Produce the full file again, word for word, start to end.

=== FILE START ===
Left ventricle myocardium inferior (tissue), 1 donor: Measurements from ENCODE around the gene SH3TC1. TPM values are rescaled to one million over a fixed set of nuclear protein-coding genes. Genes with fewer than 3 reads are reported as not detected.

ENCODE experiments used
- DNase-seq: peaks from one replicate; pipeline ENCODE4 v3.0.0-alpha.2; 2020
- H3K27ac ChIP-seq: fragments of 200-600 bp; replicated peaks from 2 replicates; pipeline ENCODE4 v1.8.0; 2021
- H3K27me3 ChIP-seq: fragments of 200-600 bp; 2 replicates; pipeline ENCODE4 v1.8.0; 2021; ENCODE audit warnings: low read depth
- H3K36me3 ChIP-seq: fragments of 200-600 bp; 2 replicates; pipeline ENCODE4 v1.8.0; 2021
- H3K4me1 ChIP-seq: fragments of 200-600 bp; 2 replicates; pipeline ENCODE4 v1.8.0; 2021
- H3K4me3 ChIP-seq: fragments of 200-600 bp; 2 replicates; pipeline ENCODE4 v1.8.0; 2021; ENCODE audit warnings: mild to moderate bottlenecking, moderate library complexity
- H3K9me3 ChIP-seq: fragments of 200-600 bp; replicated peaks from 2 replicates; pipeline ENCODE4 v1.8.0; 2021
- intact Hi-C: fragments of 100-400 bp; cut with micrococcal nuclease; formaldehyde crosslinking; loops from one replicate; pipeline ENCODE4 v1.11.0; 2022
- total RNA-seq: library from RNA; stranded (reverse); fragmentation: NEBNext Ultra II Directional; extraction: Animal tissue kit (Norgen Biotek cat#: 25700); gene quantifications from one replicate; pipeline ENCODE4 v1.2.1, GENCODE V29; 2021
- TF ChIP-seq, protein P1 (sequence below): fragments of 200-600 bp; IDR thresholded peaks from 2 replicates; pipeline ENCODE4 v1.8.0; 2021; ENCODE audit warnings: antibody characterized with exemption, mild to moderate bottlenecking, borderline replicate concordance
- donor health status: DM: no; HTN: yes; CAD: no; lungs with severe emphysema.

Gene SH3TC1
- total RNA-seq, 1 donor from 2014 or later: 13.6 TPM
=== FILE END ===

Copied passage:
Left ventricle myocardium inferior (tissue), 1 donor: Measurements from ENCODE around the gene SH3TC1. TPM values are rescaled to one million over a fixed set of nuclear protein-coding genes. Genes with fewer than 3 reads are reported as not detected.

ENCODE experiments used
- DNase-seq: peaks from one replicate; pipeline ENCODE4 v3.0.0-alpha.2; 2020
- H3K27ac ChIP-seq: fragments of 200-600 bp; replicated peaks from 2 replicates; pipeline ENCODE4 v1.8.0; 2021
- H3K27me3 ChIP-seq: fragments of 200-600 bp; 2 replicates; pipeline ENCODE4 v1.8.0; 2021; ENCODE audit warnings: low read depth
- H3K36me3 ChIP-seq: fragments of 200-600 bp; 2 replicates; pipeline ENCODE4 v1.8.0; 2021
- H3K4me1 ChIP-seq: fragments of 200-600 bp; 2 replicates; pipeline ENCODE4 v1.8.0; 2021
- H3K4me3 ChIP-seq: fragments of 200-600 bp; 2 replicates; pipeline ENCODE4 v1.8.0; 2021; ENCODE audit warnings: mild to moderate bottlenecking, moderate library complexity
- H3K9me3 ChIP-seq: fragments of 200-600 bp; replicated peaks from 2 replicates; pipeline ENCODE4 v1.8.0; 2021
- intact Hi-C: fragments of 100-400 bp; cut with micrococcal nuclease; formaldehyde crosslinking; loops from one replicate; pipeline ENCODE4 v1.11.0; 2022
- total RNA-seq: library from RNA; stranded (reverse); fragmentation: NEBNext Ultra II Directional; extraction: Animal tissue kit (Norgen Biotek cat#: 25700); gene quantifications from one replicate; pipeline ENCODE4 v1.2.1, GENCODE V29; 2021
- TF ChIP-seq, protein P1 (sequence below): fragments of 200-600 bp; IDR thresholded peaks from 2 replicates; pipeline ENCODE4 v1.8.0; 2021; ENCODE audit warnings: antibody characterized with exemption, mild to moderate bottlenecking, borderline replicate concordance
- donor health status: DM: no; HTN: yes; CAD: no; lungs with severe emphysema.

Gene SH3TC1
- total RNA-seq, 1 donor from 2014 or later: 13.6 TPM